A measure to cut the defense budget by 10 percent is on its way to defeat in Congress, but it’s an idea worthy of reviving and a useful reminder of what else the Pentagon’s excess billions could buy. While defense analysts generally insist that budgets must result from strategic reform, imposing a large and simple cut on the Pentagon can actually be a way to revive debate about its missions and generate support for a strategy of restraint. That means an approach to defense that reduces the militarism of U.S. foreign policy, ends wars, and does less to defend rich, capable allies.
The House yesterday defeated an amendment to the National Defense Authorization Act sponsored by Mark Pocan (D-Ill.) and Barbara Lee (D-Calif.) to cut $74 billion, or 10 percent from defense spending, except for personnel and healthcare. A companion Senate amendment sponsored by Bernie Sanders (I-Vt.) and Ed Markey (D-Mass.) would make the same cut and specifies that the savings are transferred to education, health care, and other domestic programs.
While the cut might seem huge, it would actually only take Pentagon spending to about the level it was before Donald Trump took office and layered a pile of new spending on the Pentagon without bothering to articulate strategic rationale. It’s also about the amount of money now annually spent on Overseas Contingency Operations, the war budget, half of which actually goes to regular Defense Department coffers.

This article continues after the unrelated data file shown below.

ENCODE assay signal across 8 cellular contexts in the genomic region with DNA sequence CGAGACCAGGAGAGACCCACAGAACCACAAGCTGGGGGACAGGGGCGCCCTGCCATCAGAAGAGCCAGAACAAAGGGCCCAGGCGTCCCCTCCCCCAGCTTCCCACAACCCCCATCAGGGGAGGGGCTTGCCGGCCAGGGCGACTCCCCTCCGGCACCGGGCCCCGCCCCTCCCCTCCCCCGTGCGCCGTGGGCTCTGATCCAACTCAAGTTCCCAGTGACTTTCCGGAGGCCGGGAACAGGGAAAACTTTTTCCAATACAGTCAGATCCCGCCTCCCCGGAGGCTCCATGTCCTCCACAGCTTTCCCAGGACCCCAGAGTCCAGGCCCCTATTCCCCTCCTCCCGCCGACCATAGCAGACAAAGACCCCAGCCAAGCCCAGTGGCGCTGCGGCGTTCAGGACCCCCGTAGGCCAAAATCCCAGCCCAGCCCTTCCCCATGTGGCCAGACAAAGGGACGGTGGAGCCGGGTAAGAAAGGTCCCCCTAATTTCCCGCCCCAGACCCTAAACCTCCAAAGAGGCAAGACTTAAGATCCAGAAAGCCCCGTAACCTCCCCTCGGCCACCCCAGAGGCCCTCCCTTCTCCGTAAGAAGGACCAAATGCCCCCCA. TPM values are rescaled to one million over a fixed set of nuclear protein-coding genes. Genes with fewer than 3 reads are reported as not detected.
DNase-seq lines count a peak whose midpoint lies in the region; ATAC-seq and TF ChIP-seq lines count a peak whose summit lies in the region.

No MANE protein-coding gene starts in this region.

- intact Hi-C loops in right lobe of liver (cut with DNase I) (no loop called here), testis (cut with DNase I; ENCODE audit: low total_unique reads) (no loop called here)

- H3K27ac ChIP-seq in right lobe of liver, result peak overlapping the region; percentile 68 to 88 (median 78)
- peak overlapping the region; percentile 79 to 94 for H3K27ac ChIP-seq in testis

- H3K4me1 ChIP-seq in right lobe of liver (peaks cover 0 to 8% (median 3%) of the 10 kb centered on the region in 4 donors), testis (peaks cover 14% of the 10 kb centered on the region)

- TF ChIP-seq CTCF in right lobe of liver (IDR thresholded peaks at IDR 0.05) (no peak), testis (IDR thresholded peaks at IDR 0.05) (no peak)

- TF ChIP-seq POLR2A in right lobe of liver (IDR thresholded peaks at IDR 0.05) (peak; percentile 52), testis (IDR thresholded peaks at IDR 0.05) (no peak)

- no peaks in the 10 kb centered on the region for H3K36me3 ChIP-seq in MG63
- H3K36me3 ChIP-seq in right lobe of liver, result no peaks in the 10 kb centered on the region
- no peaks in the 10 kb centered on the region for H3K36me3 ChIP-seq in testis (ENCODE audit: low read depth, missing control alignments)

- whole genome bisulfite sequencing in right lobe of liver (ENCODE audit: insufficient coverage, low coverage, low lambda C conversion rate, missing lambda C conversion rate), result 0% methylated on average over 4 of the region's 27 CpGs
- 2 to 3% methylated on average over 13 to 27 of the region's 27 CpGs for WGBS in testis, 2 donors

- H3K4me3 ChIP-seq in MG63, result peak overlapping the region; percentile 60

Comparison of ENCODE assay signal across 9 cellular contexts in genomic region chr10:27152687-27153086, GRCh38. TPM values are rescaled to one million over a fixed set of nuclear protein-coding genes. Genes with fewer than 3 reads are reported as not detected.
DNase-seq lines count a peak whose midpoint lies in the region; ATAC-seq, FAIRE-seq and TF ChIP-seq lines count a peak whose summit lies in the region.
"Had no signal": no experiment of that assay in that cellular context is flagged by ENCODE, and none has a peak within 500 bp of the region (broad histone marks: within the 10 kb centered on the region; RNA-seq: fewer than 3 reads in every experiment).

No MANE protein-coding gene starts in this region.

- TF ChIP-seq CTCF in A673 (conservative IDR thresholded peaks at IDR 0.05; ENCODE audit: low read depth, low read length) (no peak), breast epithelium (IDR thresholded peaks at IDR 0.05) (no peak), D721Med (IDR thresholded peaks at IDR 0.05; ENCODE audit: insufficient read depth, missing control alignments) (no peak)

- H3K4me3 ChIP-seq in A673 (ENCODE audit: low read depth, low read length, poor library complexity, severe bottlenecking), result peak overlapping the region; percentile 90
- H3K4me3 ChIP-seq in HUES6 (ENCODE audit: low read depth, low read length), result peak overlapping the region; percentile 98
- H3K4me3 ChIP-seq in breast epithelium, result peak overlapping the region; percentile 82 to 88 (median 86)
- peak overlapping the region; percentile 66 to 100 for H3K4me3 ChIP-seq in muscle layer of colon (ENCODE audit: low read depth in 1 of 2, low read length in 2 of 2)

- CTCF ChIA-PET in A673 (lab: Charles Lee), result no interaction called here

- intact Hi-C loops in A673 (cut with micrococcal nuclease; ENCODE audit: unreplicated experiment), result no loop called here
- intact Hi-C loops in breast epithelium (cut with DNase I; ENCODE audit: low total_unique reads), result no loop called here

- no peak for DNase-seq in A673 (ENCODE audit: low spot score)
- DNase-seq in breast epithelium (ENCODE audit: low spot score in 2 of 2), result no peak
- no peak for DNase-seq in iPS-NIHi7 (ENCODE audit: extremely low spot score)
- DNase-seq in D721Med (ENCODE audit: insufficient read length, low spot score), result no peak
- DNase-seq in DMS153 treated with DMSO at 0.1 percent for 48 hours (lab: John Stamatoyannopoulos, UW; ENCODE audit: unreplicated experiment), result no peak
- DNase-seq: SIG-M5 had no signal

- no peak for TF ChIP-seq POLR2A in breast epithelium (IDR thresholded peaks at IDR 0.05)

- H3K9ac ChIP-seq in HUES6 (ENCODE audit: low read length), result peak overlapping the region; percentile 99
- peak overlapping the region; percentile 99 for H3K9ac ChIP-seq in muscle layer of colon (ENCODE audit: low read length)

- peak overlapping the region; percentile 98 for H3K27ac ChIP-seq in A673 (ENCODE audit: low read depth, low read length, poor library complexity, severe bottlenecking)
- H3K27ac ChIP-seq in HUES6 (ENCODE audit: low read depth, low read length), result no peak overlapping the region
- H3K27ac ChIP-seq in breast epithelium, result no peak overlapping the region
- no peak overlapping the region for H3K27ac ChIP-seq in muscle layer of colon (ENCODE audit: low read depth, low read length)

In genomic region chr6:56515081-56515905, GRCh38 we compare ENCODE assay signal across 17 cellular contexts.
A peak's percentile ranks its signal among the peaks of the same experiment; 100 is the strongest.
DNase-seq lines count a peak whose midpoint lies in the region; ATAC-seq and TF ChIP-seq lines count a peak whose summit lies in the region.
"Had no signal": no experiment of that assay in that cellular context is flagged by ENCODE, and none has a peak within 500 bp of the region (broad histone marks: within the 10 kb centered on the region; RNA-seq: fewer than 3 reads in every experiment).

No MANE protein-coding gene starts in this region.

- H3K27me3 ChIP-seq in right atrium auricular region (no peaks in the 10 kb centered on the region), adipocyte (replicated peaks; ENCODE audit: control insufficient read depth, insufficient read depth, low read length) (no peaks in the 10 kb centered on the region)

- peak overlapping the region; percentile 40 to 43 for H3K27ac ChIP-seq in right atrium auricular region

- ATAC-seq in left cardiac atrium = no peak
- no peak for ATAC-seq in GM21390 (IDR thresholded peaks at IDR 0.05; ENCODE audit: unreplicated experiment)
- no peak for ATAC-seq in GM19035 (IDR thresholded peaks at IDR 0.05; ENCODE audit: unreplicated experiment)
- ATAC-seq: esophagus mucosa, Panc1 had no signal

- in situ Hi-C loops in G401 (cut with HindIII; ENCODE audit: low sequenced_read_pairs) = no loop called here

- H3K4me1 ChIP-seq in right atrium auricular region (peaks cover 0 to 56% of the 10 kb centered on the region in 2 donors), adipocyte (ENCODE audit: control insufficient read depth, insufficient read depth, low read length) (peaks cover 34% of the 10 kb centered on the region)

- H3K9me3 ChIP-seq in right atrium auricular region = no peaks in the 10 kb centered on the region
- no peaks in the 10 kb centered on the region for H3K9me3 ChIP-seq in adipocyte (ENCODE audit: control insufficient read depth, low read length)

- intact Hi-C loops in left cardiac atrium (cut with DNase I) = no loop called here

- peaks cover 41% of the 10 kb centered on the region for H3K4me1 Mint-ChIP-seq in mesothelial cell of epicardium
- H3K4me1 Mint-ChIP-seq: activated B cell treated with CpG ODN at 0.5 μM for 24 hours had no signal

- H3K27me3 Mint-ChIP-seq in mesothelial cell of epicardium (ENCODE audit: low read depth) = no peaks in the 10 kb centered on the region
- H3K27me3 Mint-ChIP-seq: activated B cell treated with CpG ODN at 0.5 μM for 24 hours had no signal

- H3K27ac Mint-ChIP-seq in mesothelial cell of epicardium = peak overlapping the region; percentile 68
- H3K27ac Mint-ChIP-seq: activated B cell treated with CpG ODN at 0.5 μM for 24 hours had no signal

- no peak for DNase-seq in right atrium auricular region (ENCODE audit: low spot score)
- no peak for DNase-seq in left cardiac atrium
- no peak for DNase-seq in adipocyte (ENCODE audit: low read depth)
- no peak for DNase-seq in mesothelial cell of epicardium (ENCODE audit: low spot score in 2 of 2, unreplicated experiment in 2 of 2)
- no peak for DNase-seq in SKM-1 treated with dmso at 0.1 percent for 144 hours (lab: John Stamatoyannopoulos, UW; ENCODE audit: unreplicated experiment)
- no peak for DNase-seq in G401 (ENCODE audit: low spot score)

There are several problems with this mode of making cuts. For one, by exempting personnel, it dodges charges that it targets “the troops” but prevents a reduction in manpower that would accompany sensible efforts to restrain Pentagon ambitions. Second, by shifting all the cuts to domestic programs without a dollar for deficit or tax reduction, it makes Republican support unlikely. Third, because it is just an amendment — as opposed a reduction of the congressional budget process — it is a one-time only cut and one made without the benefit of a change in strategic orientation.
The first two flaws could be corrected if the legislation is revived. The third is actually less a flaw than a concession to political reality. Ideally, yes, budget cuts would come as a reward for victory in a marketplace of strategic ideas, where you win out among wonks, congressional staff, and their bosses to adopt a more restrained strategy through the congressional committee process and then gather savings by shedding missions, force structure, and its associated operational costs.
But the ideal probably isn’t attainable, especially today in Washington. Strategy shifts with great difficulty because it reflects entrenched political interests. And U.S. safety today prevents rivals from shocking us into strategic reassessment, as the Soviet Union did at the start of the Cold War.